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USA Today (August 2)

2018/ 08/ 04 by jd in Global News

Apple just became the first U.S. company to achieve a $1 trillion valuation, which seems rather unfathomable at first. “For $1 million you could buy a very nice one bedroom apartment in San Francisco. With $1 trillion, you could buy a very nice apartment for everybody in the city (San Francisco’s population is close to a million).” But hopefully Apple will “write a check because there’s just over a trillion dollars currently in circulation in the U.S.”


Wall Street Journal (November 8)

2017/ 11/ 09 by jd in Global News

“The world’s most valuable public company just made more history.” Shares in Apple “rose 0.8% Wednesday to close at a new all-time high of $176.24, giving the iPhone maker a market value of $904.9 billion.” The advance makes Apple “the first U.S. company to reach the $900 billion threshold, having already become the first to hit $800 billion.”


U.S. News & World Report (February 6)

2017/ 02/ 06 by jd in Global News

“A report published last year stated that more than 37 percent of workers in Silicon Valley are foreign-born.” Not surprisingly, given that, “a group of nearly 100 tech companies have filed an amicus brief to a federal appeals court voicing concerns over President Donald Trump’s stalled immigration-focused executive order.” Among them were “Google, Apple, GoPro, Facebook, Dropbox, eBay, LinkedIn, Microsoft, Netflix and Twitter.”


The Economist (September 3)

2016/ 09/ 06 by jd in Global News

“An epic struggle looms. It will transform daily life as profoundly as cars did in the 20th century: reinventing transport and reshaping cities, while also dramatically reducing road deaths and pollution.” Across several industries companies have grasped “the transformative potential of electric, self-driving cars, summoned on demand.” With Uber poised to lead this race, “technology firms including Apple, Google and Tesla are investing heavily in autonomous vehicles; from Ford to Volvo, incumbent carmakers are racing to catch up.”


Bloomberg (August 30)

2016/ 09/ 01 by jd in Global News

“The European Commission’s decision to impose a tax bill of 13 billion euros ($14.5 billion) on Apple is unjust and unnecessary. And the harm is not confined to a single company: The ruling has cast a cloud of uncertainty over Europe’s corporate-tax rules, potentially affecting all multinational investors.”


Wall Street Journal (July 12)

2015/ 07/ 13 by jd in Global News

With about 1,000 companies making smartphones globally, only “one reaps nearly all the profits” and that company accounts for just 20% of smartphone unit sales. “Apple Inc. recorded 92% of the total operating income from the world’s eight top smartphone makers in the first quarter, up from 65% a year earlier.”


Financial Times (May 4)

2015/ 05/ 04 by jd in Global News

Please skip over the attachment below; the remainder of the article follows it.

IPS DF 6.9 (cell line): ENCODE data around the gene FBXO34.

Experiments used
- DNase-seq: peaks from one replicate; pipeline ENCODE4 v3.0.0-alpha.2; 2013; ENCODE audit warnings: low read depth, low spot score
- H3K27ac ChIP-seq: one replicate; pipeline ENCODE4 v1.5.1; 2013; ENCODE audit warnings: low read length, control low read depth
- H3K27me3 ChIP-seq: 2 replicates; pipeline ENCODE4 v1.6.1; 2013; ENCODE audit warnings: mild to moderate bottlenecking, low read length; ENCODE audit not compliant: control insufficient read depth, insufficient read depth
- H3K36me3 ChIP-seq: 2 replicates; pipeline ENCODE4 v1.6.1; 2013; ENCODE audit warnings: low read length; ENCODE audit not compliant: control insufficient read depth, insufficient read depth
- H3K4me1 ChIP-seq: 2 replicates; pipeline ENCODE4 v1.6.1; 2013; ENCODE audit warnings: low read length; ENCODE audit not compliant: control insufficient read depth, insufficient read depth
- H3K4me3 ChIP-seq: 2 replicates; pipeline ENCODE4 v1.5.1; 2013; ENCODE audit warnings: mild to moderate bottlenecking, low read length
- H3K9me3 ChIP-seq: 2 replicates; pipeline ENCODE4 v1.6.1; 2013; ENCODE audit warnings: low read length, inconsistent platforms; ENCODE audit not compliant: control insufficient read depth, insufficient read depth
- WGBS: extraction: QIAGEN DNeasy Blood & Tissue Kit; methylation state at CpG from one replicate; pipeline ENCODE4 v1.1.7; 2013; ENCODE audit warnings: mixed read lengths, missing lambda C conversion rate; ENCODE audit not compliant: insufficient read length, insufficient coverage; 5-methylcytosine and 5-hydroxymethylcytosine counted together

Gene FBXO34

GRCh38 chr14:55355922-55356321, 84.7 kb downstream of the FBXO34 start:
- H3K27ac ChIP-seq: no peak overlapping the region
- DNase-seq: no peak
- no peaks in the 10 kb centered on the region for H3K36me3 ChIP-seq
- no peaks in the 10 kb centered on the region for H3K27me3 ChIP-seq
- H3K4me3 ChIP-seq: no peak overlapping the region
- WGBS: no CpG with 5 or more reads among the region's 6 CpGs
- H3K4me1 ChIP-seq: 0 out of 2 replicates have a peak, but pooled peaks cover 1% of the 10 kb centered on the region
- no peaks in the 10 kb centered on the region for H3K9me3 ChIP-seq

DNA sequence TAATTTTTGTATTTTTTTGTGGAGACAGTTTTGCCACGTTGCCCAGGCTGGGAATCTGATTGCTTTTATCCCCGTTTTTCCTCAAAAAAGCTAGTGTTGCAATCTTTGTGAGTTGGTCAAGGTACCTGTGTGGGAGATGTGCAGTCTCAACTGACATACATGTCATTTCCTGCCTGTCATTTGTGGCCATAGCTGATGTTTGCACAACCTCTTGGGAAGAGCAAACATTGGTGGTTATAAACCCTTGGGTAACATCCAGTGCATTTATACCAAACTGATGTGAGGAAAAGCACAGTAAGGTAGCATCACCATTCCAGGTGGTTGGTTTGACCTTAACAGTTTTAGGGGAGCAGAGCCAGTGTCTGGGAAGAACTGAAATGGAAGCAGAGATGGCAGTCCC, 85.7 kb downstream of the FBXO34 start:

EU policy makers’ now have their “sights have fixed upon ‘Gafa’ — the acronym used to denote Google, Apple, Facebook and Amazon.” The regulators do not hate technology. “They understand that digital services invigorate the economy. But…. Europe has recently felt itself to be more on the losing side; however measured, not one of the world’s largest internet companies is European.”


Wall Street Journal (March 11)

2015/ 03/ 12 by jd in Global News

“Having attacked everything else, Apple is going after the last screen left. But where’s the big innovation?” This missing element may explain the “subdued” reaction greeting Apple’s roll out of the iWatch.


The Telegraph (October 16)

2014/ 10/ 17 by jd in Global News

“Instead of changing a structure of employment that clearly does not work for women, Apple and Facebook are offering employees the chance to freeze their eggs and have children later.” Egg freezing and storage is the latest Silicon Valley perk designed “to attract more female employees” and “tackle the Gender Pay Gap.” But to some, this sounds surreal. “Women freeze the source of life itself? That’s not a perk, it’s an outrage.”


The Economist (September 21)

2013/ 09/ 23 by jd in Global News

“Nine of the world’s ten most valuable firms are American.” A rising stock market and the euro crisis are partly responsible, but the reasons go deeper. “First, America’s mix of resilience and renewal. Three of its nine biggest firms have their roots in a 16-year period in the late 19th century—Exxon, General Electric and Johnson & Johnson. Their durability reflects their powerful corporate cultures. But the country still does creative destruction, too. IBM and Intel have slid down the rankings to be replaced by Apple and Google. Chevron, an energy firm, has gone from a laggard to a world-beater. Success has been anything but parochial. Six of the nine biggest firms sell more abroad than at home.”


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